Non-intrusive Laser-based Diagnostic Techniques for Hypersonic Flows
High-speed vehicles are subject to complex fluid effects including shocks, turbulence, real gas effects such as dissociation and nonequilibrium energy distributions, high-temperature gas-surface reactions, and combustion. Due to these complexities, detailed experimental measurements are necessary for the successful design and optimization of supersonic and hypersonic vehicles. However, most of these phenomena are difficult or impossible to study using surface measurements due to their limited domain or physical probe-based techniques that inherently perturb the environment they aim to study. In contrast, optical and spectroscopy-based techniques offer the ability to make off-body measurements with little-to-no system perturbation of qualitative and quantitative flow properties including velocity, gas temperature, and species densities. This course aims to provide background theory on several spectroscopy techniques, technology required to execute measurements, and examples how they have been implemented previously for large scale wind tunnel testing.
- Learn basic theory related to gas-phase spectroscopy that rely on either natural luminescence in reacting gases or laser-based excitation.
- Understand basic light-matter interactions including absorption, emission, and light-scattering.
- Receive an introduction on linear and nonlinear spectroscopy methods.
- Learn about the state-of-the-art technology available for optical measurements of reacting flows.
- Gain an appreciation for the complexities encountered when applying laser- and optical-based measurements for both ground-based testing and in-flight flow sensors.
- Spectroscopy Fundamentals:
- Advanced Laser Techniques:
- Laser absorption spectroscopy (LAS)
- Planar laser-induced fluorescence (PLIF)
- Coherent anti-Stokes Raman scattering (CARS)
- High speed lasers and applications:
- Fixed and tunable sources for various techniques
- Applications to high-speed reacting and non-reacting flows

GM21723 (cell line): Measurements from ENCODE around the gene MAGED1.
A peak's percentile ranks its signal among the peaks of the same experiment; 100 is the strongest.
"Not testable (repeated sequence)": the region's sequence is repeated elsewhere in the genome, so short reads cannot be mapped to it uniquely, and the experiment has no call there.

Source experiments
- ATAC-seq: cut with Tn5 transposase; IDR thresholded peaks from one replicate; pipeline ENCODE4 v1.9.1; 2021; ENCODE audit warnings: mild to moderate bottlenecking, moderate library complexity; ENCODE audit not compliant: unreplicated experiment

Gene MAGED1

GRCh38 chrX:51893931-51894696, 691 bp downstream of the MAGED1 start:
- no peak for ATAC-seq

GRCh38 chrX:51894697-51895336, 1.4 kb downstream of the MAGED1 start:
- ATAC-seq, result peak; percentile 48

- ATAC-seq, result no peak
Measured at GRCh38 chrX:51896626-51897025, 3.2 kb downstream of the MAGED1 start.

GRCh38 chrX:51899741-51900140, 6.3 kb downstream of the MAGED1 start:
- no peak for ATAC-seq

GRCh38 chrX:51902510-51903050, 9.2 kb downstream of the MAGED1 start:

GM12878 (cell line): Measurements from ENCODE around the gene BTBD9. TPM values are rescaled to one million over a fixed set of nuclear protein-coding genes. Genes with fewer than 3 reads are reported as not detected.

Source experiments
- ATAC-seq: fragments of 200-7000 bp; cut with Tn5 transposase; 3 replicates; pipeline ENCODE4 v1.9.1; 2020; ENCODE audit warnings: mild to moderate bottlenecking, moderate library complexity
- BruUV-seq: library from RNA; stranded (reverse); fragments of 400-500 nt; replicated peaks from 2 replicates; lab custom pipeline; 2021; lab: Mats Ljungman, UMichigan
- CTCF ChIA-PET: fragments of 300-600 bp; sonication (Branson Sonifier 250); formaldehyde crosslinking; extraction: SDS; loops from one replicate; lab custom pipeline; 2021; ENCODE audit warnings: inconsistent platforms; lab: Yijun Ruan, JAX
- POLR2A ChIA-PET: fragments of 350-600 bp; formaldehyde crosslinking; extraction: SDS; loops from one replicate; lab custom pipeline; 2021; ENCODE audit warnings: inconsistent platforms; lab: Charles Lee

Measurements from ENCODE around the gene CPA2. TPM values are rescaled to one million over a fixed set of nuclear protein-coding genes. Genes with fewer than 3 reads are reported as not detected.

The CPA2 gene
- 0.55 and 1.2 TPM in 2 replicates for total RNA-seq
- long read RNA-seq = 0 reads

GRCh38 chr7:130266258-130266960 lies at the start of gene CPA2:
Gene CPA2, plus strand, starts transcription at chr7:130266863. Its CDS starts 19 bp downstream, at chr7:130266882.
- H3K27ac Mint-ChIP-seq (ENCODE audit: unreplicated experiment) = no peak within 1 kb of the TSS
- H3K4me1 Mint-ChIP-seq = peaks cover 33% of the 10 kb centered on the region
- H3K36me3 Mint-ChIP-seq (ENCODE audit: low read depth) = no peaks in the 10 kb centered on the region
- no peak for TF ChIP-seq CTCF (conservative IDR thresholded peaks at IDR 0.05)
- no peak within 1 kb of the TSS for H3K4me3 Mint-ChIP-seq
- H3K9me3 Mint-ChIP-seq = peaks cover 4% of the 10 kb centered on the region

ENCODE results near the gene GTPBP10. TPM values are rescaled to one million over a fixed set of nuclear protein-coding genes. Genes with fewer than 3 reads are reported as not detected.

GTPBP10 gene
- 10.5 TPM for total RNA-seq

- Implementation of diagnostic techniques in experimental hypersonic systems
Who Should Attend: Practicing engineers and graduate students involved with experimental hypersonic research. Program managers and technical area leaders responsible for future Hypersonics development.
Type of Course: Instructor-Led Short Course
Course Level: Intermediate-Advanced
Course Length: 1 day
AIAA CEU's available: Yes
Dr. Chloe Dedic received her B.S. and Ph.D. degrees from Iowa State University in 2012 and 2017, respectively. After graduation she worked as a visiting scientist with the National Institute of Aerospace at NASA Langley Research Center and joined the University of Virginia as an assistant professor in 2018. Dedic is an active member of the American Institute of Aeronautics and Astronautics (AIAA) and serves on the AIAA Technical Committee on Aerodynamic Measurement Technology. She is also currently serving as the UVA MAE Director for Diversity, Equity, and Inclusion. Professor Dedic’s research interests are centered around the development and application of advanced laser-based diagnostics and nonlinear spectroscopy techniques to study nonequilibrium, reacting, and multiphase flow environments with the goal of furthering the development of technologies related to clean energy and hypersonic propulsion and aerodynamics. In particular, Dedic is interested in applying complex laser measurements to study harsh environments while emphasizing measurement accuracy and spatial and temporal resolution. Her expertise includes the development of advanced laser diagnostics—in particular femtosecond/picosecond coherent anti-Stokes Raman scattering (fs/ps CARS)—and deployment in challenging flows characterized by extreme pressures, shock waves, large temperature gradients, transient flow dynamics, and nonthermal energy distributions. Applications include nonequilibrium flows, supersonic combustion, atmospheric entry, detonations, and renewable energy.